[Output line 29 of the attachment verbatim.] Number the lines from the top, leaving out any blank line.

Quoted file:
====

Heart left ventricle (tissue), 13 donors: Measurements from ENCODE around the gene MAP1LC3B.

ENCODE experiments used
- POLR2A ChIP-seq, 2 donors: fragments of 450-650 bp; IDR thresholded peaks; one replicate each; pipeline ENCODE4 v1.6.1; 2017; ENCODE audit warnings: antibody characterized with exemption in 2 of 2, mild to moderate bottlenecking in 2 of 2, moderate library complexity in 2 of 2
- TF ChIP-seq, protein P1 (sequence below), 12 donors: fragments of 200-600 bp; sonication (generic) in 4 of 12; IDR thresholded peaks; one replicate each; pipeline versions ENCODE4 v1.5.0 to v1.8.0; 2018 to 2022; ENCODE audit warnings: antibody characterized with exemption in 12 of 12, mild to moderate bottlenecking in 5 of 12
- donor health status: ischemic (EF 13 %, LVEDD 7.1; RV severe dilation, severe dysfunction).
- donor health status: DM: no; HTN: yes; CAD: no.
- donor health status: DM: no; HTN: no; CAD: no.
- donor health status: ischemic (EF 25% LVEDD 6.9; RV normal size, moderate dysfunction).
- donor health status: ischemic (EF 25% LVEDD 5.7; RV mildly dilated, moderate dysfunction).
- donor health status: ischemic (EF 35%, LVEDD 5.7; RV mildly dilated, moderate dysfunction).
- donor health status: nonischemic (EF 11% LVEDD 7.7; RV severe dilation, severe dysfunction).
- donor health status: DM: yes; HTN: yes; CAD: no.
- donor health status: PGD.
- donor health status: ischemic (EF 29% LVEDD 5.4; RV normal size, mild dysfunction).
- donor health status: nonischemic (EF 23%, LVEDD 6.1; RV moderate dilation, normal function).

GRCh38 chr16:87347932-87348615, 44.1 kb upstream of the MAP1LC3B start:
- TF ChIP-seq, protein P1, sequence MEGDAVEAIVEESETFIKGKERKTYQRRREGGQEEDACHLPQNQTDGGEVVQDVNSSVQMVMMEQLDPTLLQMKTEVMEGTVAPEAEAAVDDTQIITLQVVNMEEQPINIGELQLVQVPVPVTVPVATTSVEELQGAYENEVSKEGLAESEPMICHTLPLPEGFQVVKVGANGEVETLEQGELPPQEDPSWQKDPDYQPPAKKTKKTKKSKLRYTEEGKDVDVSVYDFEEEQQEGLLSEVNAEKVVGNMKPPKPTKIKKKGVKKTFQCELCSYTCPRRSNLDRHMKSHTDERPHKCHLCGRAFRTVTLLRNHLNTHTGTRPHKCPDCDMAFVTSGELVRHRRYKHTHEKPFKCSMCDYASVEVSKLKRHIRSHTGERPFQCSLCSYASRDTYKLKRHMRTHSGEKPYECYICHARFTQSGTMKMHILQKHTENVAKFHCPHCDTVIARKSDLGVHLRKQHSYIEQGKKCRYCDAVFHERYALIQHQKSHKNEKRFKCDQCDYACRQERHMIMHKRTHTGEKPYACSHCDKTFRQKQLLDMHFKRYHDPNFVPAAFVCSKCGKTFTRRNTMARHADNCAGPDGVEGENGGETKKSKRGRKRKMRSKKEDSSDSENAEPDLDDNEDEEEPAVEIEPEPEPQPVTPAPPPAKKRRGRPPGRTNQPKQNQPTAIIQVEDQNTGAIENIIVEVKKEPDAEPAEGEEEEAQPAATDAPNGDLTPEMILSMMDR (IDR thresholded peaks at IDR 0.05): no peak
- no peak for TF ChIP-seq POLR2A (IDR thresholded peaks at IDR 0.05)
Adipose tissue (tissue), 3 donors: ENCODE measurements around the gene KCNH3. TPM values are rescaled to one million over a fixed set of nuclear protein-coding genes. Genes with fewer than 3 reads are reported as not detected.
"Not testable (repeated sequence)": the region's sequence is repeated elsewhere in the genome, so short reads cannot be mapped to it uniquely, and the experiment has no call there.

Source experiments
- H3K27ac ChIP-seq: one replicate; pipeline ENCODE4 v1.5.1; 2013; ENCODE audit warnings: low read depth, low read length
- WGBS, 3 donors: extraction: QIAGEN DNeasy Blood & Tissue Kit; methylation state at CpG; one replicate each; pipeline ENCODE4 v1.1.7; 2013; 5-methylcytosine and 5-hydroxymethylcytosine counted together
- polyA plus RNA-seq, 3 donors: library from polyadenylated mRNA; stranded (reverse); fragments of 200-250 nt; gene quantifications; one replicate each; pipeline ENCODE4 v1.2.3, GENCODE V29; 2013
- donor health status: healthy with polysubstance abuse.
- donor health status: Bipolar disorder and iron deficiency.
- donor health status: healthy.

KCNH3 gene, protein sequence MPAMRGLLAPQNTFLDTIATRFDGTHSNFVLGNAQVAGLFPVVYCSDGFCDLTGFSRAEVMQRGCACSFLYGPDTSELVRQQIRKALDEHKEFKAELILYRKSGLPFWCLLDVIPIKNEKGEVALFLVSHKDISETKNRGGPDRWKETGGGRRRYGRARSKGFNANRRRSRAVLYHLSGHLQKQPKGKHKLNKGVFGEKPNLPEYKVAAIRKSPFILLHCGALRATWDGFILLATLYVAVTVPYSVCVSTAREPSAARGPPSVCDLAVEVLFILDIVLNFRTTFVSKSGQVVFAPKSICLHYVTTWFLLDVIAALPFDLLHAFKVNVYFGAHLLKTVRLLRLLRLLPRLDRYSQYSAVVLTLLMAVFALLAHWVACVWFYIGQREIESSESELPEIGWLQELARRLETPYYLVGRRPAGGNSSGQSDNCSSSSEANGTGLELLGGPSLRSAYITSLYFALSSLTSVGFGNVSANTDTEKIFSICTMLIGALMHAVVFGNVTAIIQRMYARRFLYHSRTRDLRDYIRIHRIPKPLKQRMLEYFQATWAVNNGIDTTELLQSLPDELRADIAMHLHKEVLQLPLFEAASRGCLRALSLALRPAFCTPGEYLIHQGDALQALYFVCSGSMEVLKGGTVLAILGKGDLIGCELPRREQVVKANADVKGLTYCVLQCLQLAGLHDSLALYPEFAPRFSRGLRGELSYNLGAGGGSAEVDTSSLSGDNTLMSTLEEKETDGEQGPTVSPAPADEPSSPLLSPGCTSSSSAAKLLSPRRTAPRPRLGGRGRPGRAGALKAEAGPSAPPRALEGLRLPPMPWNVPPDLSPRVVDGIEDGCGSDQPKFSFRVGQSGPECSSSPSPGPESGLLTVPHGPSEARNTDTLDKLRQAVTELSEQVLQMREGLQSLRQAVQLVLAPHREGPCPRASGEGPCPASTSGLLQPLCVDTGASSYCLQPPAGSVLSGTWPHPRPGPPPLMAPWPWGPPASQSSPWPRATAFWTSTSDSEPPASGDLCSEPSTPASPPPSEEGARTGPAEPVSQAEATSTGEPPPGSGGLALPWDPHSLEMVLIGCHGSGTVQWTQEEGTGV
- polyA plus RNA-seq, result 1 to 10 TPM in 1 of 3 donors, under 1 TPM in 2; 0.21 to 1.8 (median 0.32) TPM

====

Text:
- polyA plus RNA-seq, result 1 to 10 TPM in 1 of 3 donors, under 1 TPM in 2; 0.21 to 1.8 (median 0.32) TPM